I have been receiving a lot of inquiries recently concerning a book written by Robert Cornuke that is simply titled, Temple.1 The sub-title is, “Amazing New Discoveries That Change Everything About The Location Of Solomon’s Temple,” which reads like a Madison Avenue advertising slogan.
The thesis of this book is startling. It asserts that the Jewish Temples (Solomon’s and Herod’s) were located south of the Temple Mount in the ancient City of David and that the entire Temple Mount was the Antonia Fortress where Roman troops were garrisoned.
The author, Robert Cornuke, touts himself as a “former FBI-trained police investigator.”2
Before I take a look at his arguments in behalf of his radical thesis, let’s take a look at the city of Jerusalem and its historical development.
The diagram below shows what the Old City (the walled city) of Jerusalem looks like today.
The walls you see on this diagram were built by Suleiman the Magnificent between 1537 and 1541. The walls did not enclose Mount Zion which is located directly south of the Armenian Quarter, despite the fact that the Mount had always been included within the walls in previous years.
The story is the two architects of the walls cheated on the job and pocketed the money that should have been spent on the construction of the walls to encompass Mount Zion. They were executed for doing so, and their tomb can be seen today just inside the Jaffa Gate.3
What comes as a surprise to contemporary pilgrims is that none of the ancient City of David, the original Jerusalem, is enclosed within the walls as they exist today. That tiny Jebusite village that David conquered consisted of a little finger of elevated land of only 13 acres that was located directly south of the Temple Mount. Its exact location in relation to the Old City that exists today is indicated in figure 2 below.
The Bible says that in anticipation of building a temple, King David bought a threshing floor to serve as its site (2 Samuel 24:24). The traditional, historical and archaeological views have been that the threshing floor was located immediately north of the City of David on a much higher elevation called Mount Moriah. It is the opinion of most biblical scholars that this area on top of Mount Moriah, called the Temple Mount, is where Solomon’s Temple was built.
Solomon’s Temple was destroyed in 587 BC by the Babylonians who took the surviving Jews into captivity. Seventy years later, the Jews returned to Jerusalem and rebuilt what is known as The Second Temple. According to Ezra 3:10-13 this was a much less elaborate temple than the one that Solomon had built, due to the poverty of the returning refugees.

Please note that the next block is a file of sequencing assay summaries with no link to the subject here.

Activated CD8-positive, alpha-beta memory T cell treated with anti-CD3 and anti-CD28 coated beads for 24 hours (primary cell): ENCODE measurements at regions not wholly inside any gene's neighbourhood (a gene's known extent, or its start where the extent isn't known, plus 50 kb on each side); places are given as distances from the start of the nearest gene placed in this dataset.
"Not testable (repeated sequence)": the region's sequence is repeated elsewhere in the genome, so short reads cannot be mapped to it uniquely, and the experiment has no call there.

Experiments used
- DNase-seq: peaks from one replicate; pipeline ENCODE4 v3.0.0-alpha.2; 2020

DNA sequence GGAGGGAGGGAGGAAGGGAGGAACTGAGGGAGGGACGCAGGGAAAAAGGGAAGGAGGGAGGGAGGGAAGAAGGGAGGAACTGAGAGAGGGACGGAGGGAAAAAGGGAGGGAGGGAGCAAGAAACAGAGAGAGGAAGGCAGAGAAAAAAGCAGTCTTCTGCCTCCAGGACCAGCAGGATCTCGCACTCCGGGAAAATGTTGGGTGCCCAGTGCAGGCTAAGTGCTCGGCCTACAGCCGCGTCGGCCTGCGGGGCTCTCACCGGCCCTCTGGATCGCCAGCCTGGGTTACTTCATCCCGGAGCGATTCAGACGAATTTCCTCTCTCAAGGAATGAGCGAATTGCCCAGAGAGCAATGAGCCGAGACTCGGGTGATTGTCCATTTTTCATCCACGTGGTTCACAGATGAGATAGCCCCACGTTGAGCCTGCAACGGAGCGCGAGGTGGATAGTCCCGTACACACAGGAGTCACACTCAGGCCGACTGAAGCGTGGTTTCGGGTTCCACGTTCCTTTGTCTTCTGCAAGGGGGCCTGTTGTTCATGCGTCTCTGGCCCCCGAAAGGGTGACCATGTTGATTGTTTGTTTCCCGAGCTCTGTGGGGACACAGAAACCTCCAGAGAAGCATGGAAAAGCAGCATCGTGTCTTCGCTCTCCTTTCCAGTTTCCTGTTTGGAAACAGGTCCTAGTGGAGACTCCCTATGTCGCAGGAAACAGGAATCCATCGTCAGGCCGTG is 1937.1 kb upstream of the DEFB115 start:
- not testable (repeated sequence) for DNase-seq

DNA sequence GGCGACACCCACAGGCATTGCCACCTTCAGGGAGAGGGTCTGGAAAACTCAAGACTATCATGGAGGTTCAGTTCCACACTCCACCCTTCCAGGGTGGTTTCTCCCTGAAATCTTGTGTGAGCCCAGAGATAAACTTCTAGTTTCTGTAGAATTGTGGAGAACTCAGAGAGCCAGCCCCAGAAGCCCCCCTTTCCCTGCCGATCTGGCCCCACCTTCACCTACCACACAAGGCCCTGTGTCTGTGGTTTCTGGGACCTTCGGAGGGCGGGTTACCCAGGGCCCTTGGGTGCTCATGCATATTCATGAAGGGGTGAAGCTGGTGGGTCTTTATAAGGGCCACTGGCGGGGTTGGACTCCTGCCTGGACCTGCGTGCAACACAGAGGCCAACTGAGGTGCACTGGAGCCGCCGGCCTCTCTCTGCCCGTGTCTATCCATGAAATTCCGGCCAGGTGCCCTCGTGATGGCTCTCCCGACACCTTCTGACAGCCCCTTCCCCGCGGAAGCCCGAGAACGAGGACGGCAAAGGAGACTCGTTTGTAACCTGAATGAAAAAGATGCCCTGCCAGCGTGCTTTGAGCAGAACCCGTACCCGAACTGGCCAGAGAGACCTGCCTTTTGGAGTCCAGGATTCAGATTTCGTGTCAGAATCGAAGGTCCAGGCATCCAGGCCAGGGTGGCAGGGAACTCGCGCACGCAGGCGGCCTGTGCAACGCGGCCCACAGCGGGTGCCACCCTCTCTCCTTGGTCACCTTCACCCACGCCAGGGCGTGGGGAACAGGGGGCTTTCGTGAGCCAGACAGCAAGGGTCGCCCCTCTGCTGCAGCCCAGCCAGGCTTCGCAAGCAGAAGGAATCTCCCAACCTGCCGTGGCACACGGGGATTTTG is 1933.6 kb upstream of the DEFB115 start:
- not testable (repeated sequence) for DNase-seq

Five hundred years later in about 20 BC, King Herod the Great decided to magnify the beauty of this temple. Part of his plan was to enlarge the Temple Mount platform. To do so, he built an incredible retaining wall all around the mount and filled it with dirt to produce a very large, level platform of 36 acres. The sacrifices continued in the Temple courtyard throughout this construction process, and therefore, Herod’s Temple continued to be known as The Second Temple.
Herod’s Temple was destroyed by the Romans in 70 AD, and the Temple Mount stood vacant until the late 7th Century when a Muslim shrine, called the Dome of the Rock, was built by the Umayyad Caliph, Abd al-Malik. It was completed in 691 AD. It was supposedly built on the site of the Jewish Temple and was therefore considered to be a symbol of the triumph of Islam over Judaism. It was also considered to be a symbol of Islam’s triumph over Christianity since it stood higher than the nearby Church of the Holy Sepulcher.
In the early 8th Century an Islamic house of worship was built at the southern end of the Temple Mount, called the Al- Aqsa Mosque. Today, the Temple Mount looks like the diagram in figure 3.
In 1967, at the end of the Six Day War, the Israelis conquered the Old City and gained sovereignty over the Temple Mount for the first time in almost 1,900 years. But in order to placate the Muslim masses, Moshe Dayan, the Israeli Defense Minister, immediately announced that the Muslims would be given administrative control over the Mount.
So, today, the Muslims control the Temple Mount although Israel retains sovereignty over it. Because of the Muslim control, no archaeological research is allowed. The Israelis have dug up the area to the south of the Temple Mount and have revealed the steps leading up to the entrance gates to the Mount that were used by the general public at the time of Christ. They have also uncovered huge mikvahs (baptismal pools) that were used for ceremonial cleansing before entering the Temple complex.
Because the Temple Mount is under Muslim control, and because the Muslims are intolerant of all other religions, there are strict rules of conduct for those who are allowed on the Temple Mount. Men and women cannot hold hands. No Bible reading is allowed, and groups are not allowed to pray.
In the second segment, I’ll analyze Robert Cornuke’s claim that the Jewish temples resided in the City of David.
1) Robert Cornuke, Temple: Amazing New Discoveries That Change Everything About The Location of Solomon’s Temple (Charlotte, NC: LifeBridge Books, 2014).
2) Ibid., back cover.
3) Galyn Wiemers, “Temple Mount of Solomon,” www.generationword.com/jerusalem101/21-temple-mount-of-solomon.html.